A rear wheel steering system 8 disposed in a rear part of the vehicle body can move a laterally extending steering rod 9 by the drive force produced by an actuator, in this case, consisting of an electric motor 10. The two ends of the steering rod 9 are connected, in a way similar to the steering rod 4 for the front wheels 5, to knuckle arms 12 of associated rear wheels 11 via tie rods 13, respectively.
The steering systems 3 and 8 for the front and rear wheels are provided with steering angle sensors 14 and 15 for measuring the steering angles of the front and rear wheels 5 and 11, respectively, by detecting the displacement of the associated steering rods 4 and 9. The steering shaft 2 is provided with a steering angle sensor 16 for detecting the steering angle of the steering wheel 1. Each of the wheels 5 and 11 is provided with a vehicle speed sensor 17, and a lateral acceleration sensor 18 and a yaw rate sensor 19 are mounted on appropriate locations of the vehicle body. These sensors 14 through 19 are electrically connected to a control unit 20 incorporated with a computer for controlling the electric motor 10.
According to this control system, when the steering wheel 1 is turned by a vehicle operator, the steering rod 4 of the front wheel steering system 3 is mechanically actuated, optionally assisted by the output of a power steering system (not shown in the drawing) in a per se known manner, and the front wheels 5 are steered accordingly. At the same time, the steering angle of the steering wheel 1 and the displacement of the steering rod 4 are supplied to the computer unit 20 via the steering angle sensors 14 and 16. Based on the steering angle of the front wheels 5, the vehicle speed, the lateral acceleration, and the yaw rate thus detected, the control unit 20 determines the optimum steering angle of the rear wheels 11, and the electric motor 10 is actuated so as to steer the rear wheels 11 to this optimum steering angle.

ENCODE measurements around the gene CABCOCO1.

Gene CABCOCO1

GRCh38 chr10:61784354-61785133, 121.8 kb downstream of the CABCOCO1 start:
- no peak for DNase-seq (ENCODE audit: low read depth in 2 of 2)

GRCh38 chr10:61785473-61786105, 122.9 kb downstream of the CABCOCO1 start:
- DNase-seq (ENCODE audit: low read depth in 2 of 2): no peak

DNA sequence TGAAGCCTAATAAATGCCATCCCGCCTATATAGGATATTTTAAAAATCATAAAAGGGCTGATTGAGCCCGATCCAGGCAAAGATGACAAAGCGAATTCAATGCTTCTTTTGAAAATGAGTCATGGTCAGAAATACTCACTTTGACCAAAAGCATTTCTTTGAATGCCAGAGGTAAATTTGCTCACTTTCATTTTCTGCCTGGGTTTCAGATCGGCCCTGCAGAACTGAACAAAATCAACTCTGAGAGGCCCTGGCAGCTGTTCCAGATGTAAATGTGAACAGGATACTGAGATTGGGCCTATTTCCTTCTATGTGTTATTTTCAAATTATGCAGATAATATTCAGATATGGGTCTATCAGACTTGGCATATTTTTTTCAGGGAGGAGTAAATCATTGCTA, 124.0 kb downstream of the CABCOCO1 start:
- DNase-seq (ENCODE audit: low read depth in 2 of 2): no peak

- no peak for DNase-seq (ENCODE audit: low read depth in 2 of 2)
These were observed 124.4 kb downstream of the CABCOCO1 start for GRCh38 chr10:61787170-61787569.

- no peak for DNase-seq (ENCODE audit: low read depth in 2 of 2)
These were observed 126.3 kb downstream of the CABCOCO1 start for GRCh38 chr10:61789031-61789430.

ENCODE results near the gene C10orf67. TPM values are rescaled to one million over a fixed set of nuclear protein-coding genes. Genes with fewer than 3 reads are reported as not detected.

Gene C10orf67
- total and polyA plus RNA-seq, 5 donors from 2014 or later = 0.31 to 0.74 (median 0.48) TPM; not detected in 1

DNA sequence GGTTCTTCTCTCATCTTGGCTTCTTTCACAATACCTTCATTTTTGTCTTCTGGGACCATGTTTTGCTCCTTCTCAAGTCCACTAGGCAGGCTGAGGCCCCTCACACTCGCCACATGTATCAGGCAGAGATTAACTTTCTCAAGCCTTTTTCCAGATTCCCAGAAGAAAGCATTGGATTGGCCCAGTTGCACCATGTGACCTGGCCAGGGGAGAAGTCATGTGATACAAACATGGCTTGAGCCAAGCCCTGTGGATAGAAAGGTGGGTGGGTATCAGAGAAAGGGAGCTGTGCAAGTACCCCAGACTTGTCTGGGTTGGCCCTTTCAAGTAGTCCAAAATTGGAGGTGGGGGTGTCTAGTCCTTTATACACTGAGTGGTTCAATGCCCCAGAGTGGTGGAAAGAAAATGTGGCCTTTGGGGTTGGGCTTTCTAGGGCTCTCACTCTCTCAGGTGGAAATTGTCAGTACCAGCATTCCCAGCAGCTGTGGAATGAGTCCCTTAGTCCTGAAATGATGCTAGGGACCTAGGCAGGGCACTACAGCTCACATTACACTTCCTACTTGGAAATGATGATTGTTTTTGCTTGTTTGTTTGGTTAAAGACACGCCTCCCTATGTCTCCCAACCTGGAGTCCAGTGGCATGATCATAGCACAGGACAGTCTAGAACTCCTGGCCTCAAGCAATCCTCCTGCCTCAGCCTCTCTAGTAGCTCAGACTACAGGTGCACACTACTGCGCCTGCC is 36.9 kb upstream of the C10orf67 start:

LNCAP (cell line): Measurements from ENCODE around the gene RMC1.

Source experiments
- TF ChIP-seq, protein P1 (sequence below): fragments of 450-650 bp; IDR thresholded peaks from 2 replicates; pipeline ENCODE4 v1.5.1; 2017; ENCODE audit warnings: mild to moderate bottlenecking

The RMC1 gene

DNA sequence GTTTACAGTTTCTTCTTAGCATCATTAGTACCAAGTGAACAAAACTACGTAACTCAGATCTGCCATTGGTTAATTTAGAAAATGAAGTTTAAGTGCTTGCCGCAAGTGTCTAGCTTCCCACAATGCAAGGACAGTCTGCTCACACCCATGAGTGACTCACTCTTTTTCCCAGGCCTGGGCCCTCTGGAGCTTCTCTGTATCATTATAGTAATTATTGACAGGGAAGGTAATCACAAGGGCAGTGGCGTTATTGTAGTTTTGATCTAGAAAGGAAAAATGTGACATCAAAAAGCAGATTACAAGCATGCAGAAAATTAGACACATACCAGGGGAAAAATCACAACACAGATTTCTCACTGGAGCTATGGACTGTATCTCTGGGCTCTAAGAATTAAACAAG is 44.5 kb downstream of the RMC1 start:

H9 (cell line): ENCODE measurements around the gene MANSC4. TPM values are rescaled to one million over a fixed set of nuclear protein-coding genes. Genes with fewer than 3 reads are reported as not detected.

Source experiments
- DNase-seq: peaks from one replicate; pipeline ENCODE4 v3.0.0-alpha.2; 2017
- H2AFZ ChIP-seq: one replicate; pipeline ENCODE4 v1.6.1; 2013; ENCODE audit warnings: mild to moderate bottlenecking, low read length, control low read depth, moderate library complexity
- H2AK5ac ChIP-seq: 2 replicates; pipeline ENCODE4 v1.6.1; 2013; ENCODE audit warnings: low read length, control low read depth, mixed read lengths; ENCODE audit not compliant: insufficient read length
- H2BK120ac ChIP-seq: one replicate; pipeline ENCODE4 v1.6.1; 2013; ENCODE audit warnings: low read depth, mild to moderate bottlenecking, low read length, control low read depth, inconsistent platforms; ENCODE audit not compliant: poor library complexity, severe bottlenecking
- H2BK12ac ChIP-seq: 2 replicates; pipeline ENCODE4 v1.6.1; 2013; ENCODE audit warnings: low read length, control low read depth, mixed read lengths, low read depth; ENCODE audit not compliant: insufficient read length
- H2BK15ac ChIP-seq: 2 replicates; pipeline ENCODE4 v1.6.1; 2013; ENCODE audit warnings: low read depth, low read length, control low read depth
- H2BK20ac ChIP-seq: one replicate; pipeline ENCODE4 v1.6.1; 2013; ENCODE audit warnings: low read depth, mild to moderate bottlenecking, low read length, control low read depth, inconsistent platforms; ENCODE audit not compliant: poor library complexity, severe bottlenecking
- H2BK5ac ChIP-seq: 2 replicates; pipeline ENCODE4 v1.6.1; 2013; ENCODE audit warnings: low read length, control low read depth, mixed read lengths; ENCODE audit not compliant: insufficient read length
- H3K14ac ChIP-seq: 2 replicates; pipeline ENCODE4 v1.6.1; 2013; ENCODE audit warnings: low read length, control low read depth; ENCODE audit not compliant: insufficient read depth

The control flow of the control unit 20 is now described in the following with reference to FIGS. 2 and 3.
First of all, the actual steering angle θr of the rear wheels 11 is read out from the steering angle sensor 15 (step 1), and the steering angular speed dθr/dt is obtained by differentiating it with time (step 2). As a parameter characterizing the operating condition of the vehicle, the vehicle speed V is read out from the vehicle speed sensors 17 (step 3). Then, an overload threshold value is looked up from an overload threshold data map by using the vehicle speed as the address, and an overload threshold value for the current vehicle speed is obtained (step 4). Thereafter is found the deviation e of the current steering angle θr of the rear wheels 11 from the target value θrt which is determined according to a predefined rear wheel steering angle model.
The steering load of the rear wheels 11 is determined according to the electric current of the electric motor 10 for steering the rear wheels 11 (step 6), and is compared with the threshold value determined in step 4 (step 7). If the steering load is below the threshold value, the current condition is determined as a normal condition, and a cumulative deviation A is updated by the sum of the previous cumulative deviation A1 and the current deviation e (step 8).